Euthanasia: an interview with David Seymour

Exploring the moral and legal aspects of assisted dying
by Gordon Campbell

The End of Life Choice Bill being promoted by Act Party leader David Seymour is the latest in a series of attempts down the years by individual MPs to amend our laws on assisted dying. Michael Laws, Peter Brown and Maryann Street tried before. Since this is a conscience issue, Seymour’s Bill will be voted on by MPs according to their conscience, and not along party lines. The first vote in Parliament will determine if the Bill survives to the select committee stage, where its merits/demerits can be debated and the Bill amended, if need be.

The declared aim of the Bill is to allow the terminally ill to die at a time, and in a manner, of their choosing. This is evidently a popular cause that – reportedly – about two thirds of New Zealanders support. The tragic death of the Wellington lawyer Lecretia Seales in 2015 has served to bring the issue back into the public eye.

Several overseas jurisdictions have already legalised various regimes for assisted dying – notably Oregon, the Netherlands, Belgium, Switzerland, Colombia and Canada. These precedents have added fuel to the fire, on both sides of the debate. A useful summary of the various rules and processes in other countries can be found in the recently published report by a Health Committee set up to respond to a petition on assisted dying.

Many of the concerns raised about any regime of assisted dying have focussed on the potential for legislative creep. Once the procedures were in place, would the narrow access envisaged by Seymour’s Bill then gradually expand to encompass other categories of people? Inevitably, concerns of this sort are speculative. Most of the cautionary evidence on this point has come from two countries – the Netherlands and Belgium. In the Netherlands, in particular, the categories of people with access to doctor-assisted dying has expanded considerably since the issue was first debated, and the initial enabling legislation passed.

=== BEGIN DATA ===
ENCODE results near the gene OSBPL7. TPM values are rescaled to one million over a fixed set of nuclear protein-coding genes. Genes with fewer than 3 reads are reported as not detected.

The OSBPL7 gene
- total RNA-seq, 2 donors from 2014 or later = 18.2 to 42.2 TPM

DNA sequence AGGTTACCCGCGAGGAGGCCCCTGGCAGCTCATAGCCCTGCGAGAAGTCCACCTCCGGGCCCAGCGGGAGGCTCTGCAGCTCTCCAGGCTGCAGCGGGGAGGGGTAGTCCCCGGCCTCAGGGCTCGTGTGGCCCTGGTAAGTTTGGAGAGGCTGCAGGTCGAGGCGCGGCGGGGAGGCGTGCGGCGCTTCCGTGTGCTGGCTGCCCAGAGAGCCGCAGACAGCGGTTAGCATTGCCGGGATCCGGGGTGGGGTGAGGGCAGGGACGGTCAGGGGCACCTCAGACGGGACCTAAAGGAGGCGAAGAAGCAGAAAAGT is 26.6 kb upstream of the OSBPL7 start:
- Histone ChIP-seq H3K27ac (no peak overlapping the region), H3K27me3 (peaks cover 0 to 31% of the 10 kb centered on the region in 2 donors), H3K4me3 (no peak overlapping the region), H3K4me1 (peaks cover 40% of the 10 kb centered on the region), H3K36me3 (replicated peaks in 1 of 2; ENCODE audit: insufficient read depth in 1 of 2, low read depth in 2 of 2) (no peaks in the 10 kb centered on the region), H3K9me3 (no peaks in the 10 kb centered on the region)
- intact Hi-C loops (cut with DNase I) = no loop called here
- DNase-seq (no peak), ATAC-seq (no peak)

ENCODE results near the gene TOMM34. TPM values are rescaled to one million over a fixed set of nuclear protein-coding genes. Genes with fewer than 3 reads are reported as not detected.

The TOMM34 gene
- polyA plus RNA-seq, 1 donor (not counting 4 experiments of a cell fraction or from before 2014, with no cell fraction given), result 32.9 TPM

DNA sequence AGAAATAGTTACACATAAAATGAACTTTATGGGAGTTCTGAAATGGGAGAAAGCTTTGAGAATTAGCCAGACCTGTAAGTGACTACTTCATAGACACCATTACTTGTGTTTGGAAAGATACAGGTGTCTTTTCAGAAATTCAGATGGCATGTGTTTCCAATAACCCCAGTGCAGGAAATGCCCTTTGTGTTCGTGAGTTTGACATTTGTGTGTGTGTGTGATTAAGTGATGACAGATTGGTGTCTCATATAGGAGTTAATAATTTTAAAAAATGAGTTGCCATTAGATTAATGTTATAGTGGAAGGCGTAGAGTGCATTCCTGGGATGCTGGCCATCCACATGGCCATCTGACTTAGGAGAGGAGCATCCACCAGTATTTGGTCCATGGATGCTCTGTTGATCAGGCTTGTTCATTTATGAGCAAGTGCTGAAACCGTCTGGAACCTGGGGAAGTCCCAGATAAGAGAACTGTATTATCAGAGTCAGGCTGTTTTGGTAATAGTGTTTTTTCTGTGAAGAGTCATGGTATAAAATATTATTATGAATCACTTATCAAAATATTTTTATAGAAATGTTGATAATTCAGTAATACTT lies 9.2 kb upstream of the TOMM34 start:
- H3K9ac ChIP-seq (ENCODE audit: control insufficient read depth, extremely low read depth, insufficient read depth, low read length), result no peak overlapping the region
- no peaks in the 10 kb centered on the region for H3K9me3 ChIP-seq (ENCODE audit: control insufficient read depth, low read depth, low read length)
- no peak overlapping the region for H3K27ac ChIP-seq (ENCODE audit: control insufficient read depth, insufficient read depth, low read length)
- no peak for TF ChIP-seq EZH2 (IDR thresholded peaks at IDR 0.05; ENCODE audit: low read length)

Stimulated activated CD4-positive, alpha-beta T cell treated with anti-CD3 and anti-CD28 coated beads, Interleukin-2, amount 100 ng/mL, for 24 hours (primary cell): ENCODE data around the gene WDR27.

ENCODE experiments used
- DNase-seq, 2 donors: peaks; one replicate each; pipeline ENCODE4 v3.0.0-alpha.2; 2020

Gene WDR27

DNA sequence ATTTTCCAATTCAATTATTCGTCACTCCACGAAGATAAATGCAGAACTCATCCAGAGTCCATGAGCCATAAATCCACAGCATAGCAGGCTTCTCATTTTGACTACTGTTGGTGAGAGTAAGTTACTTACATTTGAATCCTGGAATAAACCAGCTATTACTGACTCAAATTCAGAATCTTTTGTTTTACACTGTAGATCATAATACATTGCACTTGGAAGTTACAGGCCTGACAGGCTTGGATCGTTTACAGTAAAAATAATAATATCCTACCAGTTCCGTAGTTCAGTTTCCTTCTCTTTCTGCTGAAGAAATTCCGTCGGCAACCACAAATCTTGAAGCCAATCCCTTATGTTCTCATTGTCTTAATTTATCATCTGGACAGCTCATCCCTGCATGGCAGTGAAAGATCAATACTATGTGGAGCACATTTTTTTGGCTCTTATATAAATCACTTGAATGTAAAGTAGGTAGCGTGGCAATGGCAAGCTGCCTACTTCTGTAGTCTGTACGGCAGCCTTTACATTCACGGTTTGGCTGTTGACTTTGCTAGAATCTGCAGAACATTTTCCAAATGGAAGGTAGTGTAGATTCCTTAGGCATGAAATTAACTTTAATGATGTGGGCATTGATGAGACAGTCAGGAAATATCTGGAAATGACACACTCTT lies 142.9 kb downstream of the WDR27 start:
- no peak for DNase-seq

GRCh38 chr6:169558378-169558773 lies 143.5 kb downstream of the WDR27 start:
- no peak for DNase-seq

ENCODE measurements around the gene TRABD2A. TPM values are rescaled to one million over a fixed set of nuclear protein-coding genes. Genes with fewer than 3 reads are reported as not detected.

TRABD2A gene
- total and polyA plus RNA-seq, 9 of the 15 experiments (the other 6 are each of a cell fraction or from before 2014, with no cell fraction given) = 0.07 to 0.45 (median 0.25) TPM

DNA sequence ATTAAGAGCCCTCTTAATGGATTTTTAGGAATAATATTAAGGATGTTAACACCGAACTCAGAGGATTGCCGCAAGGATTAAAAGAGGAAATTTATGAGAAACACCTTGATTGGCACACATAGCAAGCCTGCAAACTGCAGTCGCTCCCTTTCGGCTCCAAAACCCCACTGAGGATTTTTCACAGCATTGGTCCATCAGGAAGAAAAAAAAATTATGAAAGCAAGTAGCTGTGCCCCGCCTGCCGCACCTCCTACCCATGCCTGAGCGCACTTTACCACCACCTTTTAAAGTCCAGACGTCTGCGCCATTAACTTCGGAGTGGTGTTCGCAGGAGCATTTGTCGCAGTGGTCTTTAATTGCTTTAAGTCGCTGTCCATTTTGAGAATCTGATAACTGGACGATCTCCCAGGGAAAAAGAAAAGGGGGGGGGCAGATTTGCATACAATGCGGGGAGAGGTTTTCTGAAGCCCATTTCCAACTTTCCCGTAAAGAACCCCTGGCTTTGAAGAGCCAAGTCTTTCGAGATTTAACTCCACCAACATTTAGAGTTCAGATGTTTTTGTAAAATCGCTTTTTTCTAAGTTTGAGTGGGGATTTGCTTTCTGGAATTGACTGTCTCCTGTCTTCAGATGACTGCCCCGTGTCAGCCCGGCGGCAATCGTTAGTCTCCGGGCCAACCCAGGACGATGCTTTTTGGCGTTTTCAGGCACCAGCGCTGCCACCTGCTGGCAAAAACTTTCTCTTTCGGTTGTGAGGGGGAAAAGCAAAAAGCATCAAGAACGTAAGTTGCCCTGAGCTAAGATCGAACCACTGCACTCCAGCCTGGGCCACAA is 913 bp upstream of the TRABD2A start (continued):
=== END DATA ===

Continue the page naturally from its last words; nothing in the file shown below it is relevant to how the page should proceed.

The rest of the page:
Certainly, there is no basis for assuming that New Zealand would follow the route taken by the Dutch. The example is purely cautionary. Initially, the Dutch advocates of assisted dying had claimed that the related procedures would be used only as a last resort, and would be limited to only a few people suffering from terminal medical conditions that had been strictly diagnosed. Even by the time the initial legislation was passed, the situation had evolved considerably.